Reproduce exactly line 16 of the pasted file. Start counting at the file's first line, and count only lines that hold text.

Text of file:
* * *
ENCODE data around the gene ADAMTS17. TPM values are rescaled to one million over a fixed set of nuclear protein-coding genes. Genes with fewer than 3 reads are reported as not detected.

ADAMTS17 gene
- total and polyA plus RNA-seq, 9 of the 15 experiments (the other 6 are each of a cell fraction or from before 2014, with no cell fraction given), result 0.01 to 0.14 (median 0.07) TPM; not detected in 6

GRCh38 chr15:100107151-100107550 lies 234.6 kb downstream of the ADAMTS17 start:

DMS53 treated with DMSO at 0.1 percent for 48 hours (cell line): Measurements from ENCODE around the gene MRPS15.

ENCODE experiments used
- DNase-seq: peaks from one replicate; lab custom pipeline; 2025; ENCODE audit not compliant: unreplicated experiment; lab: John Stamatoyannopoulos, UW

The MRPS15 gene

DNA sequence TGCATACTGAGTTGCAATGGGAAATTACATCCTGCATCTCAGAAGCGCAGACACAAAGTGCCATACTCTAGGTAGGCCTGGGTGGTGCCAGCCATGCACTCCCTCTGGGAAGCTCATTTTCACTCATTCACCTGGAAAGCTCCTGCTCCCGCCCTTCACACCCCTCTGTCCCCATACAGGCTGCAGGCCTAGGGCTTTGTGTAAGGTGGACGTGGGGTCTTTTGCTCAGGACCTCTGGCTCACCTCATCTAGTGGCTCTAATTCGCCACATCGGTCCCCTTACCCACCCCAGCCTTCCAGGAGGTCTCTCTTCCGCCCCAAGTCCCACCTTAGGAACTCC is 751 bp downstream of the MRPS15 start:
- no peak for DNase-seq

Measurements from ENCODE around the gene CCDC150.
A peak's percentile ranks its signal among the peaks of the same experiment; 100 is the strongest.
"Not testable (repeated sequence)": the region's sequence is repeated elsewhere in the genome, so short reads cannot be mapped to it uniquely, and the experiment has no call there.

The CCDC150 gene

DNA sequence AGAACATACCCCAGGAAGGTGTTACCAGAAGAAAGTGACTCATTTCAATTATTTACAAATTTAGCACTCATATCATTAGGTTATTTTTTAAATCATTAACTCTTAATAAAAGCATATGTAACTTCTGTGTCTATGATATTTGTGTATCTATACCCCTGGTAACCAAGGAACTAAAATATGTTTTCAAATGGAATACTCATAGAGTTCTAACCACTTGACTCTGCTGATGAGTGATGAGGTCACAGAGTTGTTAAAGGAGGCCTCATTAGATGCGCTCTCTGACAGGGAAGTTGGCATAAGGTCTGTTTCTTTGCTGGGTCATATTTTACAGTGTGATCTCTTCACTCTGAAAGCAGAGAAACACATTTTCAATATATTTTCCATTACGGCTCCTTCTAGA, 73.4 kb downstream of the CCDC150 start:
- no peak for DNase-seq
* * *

- no peak for DNase-seq